Generic Name: Tivozanib
Trade Name: Fotivda
How is Fotivda used? Fotivda is indicated for adult patients with advanced renal cell carcinoma (RCC) who have had two or more prior therapies and experienced a relapse or progression of their cancer.
What is the mechanism of action? Fotivda is a vascular endothelial growth factor (VEGF) receptor tyrosine kinase inhibitor (TKI). VEGF receptors play a key role in the development of new blood vessels. Fotivda inhibits cancer growth by depriving cancer of nutrients and oxygen by blocking VEGF receptors.
How is Fotivda given (administered)? Fotivda is taken orally once daily, with or without food, and should be swallowed whole with a glass of water. Typically, Fotivda treatment follows a 28 day cycle of treatment with once daily Fotivda for 21 days then 7 days off treatment. If you miss a dose of Fotivda, do not take 2 doses in one day.
How are patients monitored? Patients will have scheduled meetings with their healthcare provider while they are being treated with Fotivda. Your healthcare provider will monitor your blood pressure after 2 weeks of treatment and at least monthly during treatment, monitor for symptoms of heart failure, perform urine tests to monitor for protein, and order blood tests to check your thyroid gland function, pancreas function and sodium and phosphate levels. Patients may also undergo physical examinations, scans or other measures to assess side effects and response to therapy.
What are the most common side effects of treatment with Fotivda?
- Mouth sores
- Decreased appetite
- Decreased blood levels of sodium and phosphate
- Increased levels of lipase in the blood
- Low levels of thyroid hormones
This is not a complete list of side effects. Some patients may experience other side effects that are not listed here and this drug was approved with a black box warning highlighting risk of very serious side effects.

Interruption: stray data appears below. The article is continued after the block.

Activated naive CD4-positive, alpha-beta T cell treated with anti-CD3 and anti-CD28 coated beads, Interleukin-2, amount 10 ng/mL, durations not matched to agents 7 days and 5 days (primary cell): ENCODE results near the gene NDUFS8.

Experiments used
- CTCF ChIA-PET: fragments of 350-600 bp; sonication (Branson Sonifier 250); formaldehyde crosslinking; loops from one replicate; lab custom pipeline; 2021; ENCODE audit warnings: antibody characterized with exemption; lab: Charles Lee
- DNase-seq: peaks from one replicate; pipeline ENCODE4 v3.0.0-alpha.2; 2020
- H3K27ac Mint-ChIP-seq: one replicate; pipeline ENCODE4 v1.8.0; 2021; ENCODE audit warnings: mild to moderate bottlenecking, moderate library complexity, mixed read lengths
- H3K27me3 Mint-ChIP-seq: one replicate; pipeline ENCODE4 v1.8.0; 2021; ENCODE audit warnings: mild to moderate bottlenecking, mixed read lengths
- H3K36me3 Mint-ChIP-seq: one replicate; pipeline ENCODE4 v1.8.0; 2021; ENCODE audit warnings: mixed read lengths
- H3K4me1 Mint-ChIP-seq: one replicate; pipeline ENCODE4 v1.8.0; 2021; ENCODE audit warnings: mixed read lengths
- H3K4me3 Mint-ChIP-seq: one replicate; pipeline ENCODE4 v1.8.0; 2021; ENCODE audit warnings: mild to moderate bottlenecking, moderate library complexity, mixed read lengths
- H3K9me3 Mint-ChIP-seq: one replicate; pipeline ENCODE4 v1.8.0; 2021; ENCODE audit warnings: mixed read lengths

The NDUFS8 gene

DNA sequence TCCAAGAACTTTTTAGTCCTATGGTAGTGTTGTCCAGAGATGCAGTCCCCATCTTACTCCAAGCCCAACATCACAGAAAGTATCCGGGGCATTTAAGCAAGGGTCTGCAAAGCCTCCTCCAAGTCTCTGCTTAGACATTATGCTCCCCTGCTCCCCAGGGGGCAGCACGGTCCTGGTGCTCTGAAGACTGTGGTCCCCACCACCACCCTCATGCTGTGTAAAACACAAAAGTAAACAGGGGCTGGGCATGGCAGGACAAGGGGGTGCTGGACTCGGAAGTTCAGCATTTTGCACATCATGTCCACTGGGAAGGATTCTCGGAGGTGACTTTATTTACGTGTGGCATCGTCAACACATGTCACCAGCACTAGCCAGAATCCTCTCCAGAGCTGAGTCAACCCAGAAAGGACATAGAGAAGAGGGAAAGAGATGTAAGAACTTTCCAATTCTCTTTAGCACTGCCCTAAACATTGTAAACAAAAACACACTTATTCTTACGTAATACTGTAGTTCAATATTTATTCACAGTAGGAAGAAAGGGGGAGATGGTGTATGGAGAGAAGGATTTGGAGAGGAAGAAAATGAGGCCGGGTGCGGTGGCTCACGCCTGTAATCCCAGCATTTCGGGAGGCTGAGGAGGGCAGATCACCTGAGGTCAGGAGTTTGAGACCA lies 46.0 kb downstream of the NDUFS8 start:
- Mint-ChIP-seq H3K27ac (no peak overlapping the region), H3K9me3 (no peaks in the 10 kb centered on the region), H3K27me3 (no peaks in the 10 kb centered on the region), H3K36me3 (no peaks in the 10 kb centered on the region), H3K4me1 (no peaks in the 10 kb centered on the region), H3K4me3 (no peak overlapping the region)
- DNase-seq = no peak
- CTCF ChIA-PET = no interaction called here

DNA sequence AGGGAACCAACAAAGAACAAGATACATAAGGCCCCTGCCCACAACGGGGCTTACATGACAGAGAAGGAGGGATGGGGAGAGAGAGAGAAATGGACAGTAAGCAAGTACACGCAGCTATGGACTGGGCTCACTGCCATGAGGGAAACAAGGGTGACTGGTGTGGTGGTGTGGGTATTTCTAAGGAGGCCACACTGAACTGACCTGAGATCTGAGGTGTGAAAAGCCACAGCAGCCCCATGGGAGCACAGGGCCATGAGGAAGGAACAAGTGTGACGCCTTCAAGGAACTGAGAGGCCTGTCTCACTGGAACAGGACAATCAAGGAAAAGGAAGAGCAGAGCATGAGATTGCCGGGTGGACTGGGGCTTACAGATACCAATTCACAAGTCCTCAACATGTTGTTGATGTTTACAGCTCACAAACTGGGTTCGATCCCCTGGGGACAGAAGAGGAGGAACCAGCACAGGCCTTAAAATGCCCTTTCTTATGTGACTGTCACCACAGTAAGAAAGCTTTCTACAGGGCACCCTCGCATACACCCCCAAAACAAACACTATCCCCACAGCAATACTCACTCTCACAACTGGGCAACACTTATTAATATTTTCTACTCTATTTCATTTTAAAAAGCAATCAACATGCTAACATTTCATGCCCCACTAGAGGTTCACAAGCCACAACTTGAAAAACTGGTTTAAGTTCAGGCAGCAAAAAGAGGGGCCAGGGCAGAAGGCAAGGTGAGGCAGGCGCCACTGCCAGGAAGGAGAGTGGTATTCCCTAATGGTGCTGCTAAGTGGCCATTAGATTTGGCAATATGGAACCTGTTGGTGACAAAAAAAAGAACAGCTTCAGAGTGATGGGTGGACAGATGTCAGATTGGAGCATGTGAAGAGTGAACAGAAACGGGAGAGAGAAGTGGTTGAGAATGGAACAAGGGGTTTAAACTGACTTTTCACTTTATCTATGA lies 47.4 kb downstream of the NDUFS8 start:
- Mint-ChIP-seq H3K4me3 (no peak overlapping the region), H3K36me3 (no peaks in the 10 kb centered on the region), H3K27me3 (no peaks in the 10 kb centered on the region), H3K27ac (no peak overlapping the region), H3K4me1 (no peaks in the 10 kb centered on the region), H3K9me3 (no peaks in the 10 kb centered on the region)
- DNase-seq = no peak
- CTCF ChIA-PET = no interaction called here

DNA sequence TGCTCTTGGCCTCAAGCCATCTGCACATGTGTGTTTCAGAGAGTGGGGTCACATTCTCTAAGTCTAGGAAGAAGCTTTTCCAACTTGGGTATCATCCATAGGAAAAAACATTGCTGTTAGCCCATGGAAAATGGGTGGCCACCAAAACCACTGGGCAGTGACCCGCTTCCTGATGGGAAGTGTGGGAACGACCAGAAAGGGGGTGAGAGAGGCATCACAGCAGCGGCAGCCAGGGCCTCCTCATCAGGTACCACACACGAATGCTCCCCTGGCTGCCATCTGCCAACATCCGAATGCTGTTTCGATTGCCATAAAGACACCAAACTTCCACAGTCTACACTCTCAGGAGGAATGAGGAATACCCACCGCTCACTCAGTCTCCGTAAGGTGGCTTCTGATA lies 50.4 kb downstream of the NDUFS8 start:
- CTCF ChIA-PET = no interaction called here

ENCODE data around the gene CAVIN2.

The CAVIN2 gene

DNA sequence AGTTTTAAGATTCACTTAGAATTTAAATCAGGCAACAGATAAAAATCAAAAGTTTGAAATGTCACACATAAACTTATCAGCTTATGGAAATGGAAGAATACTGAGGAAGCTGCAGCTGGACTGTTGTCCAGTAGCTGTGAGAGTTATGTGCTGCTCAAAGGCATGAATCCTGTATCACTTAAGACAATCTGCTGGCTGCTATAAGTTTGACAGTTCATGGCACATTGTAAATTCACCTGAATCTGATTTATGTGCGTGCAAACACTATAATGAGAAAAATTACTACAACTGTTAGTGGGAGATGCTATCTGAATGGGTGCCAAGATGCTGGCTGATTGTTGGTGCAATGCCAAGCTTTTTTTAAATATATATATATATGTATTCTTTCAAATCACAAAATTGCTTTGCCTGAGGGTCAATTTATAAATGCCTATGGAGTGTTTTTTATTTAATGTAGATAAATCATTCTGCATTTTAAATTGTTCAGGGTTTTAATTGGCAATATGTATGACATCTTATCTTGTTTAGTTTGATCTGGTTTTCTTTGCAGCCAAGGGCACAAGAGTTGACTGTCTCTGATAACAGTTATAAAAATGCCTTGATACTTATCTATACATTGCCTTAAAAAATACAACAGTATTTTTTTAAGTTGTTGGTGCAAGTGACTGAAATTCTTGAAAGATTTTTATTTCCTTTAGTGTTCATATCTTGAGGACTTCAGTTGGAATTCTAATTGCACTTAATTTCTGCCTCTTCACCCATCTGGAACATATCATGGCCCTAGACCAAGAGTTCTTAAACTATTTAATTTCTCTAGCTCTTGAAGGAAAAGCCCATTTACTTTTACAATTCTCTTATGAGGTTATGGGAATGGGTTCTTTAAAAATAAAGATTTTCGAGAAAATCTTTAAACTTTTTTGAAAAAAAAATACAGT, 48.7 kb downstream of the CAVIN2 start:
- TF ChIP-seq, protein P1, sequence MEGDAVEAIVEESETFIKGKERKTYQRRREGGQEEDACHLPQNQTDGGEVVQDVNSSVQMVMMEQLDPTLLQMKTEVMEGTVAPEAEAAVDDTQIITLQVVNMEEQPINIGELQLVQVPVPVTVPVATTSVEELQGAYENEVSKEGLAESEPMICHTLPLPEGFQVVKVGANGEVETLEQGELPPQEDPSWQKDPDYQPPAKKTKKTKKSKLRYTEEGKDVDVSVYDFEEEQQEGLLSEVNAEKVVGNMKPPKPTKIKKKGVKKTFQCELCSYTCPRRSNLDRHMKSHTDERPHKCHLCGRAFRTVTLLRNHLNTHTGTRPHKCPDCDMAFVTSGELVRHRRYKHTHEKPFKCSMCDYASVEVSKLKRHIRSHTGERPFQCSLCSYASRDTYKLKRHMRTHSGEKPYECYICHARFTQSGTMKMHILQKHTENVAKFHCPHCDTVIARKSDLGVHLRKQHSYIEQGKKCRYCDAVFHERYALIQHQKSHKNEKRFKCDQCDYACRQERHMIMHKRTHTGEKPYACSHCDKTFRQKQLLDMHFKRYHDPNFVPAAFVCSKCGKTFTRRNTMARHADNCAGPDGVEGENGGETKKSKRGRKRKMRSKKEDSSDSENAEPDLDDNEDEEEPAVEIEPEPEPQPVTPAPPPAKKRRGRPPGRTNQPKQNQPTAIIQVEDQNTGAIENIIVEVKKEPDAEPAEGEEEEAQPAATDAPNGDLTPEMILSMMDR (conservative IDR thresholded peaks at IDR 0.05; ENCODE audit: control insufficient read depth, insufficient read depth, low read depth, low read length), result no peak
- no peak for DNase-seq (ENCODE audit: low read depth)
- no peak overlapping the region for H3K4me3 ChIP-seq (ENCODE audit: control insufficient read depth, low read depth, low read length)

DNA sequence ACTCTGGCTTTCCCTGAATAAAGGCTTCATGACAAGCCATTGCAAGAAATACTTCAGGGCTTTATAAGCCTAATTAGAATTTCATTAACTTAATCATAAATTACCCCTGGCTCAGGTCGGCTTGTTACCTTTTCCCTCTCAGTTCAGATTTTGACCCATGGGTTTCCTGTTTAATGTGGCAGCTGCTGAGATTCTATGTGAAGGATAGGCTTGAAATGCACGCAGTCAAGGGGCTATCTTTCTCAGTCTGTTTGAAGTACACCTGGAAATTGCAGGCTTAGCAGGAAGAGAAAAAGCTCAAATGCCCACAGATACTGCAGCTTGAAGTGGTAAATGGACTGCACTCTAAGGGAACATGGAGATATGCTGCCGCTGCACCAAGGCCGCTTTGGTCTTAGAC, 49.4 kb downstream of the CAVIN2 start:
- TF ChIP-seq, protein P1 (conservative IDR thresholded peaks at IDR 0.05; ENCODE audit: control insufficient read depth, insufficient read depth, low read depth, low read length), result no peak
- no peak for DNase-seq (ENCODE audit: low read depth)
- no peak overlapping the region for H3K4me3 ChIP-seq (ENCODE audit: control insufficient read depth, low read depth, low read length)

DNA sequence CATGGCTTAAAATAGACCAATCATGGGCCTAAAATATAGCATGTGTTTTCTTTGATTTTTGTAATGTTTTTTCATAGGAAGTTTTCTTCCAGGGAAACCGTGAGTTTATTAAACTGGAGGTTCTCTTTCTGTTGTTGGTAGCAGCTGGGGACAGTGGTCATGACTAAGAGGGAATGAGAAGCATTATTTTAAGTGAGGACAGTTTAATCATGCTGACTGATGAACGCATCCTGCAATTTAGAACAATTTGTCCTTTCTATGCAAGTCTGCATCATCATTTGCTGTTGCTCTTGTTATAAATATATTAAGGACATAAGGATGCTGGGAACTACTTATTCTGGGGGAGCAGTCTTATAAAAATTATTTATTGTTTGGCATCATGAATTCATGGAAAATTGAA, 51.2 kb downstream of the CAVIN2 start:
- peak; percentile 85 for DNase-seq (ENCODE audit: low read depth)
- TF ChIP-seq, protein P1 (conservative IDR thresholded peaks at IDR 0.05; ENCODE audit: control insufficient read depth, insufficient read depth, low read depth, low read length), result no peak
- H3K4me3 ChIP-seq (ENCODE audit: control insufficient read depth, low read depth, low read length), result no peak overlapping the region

Some side effects may require medical attention. Other side effects do not require medical attention and may go away during treatment. Patients should check with their physician about any side effects that continue or are bothersome.
What can patients do to help alleviate or prevent discomfort and side effects?
- Pay careful attention to the physician’s instructions and inform the physician of any and all side effects. Seek immediate medical attention right away for symptoms of bleeding, reversible posterior leukoencephalopathy syndrome (RPLS), or heart attack and blood clots.
- If you take more than one dose of Fotivda in one day, call your doctor or seek immediate medical attention right away.
- Tell your doctor if you plan to have surgery, including dental surgery, before or during treatment with Fotivda.
- Drink a glass of water when you take Fotivda.
Are there any special precautions patients should be aware of before starting treatment?
- Patients should inform their physician of any other medication they are taking (whether prescription or over-the-counter, including vitamins, herbs, etc.) as they may interact with treatment.
- Patients should inform their physician if they are pregnant, breastfeeding or planning a family in the near future. You or your partner should not become pregnant during treatment with Fotivda. It is important to use effective birth control while undergoing treatment and for one month after your last dose of Fotivda. It is not known if Fotivda passes into breast milk; avoid breastfeeding during treatment and for 1 month after your last dose.
- Patients should inform their physician about all medical conditions, including history of blood clots, heart problems, high blood pressure, bleeding problems, thyroid problems or liver problems.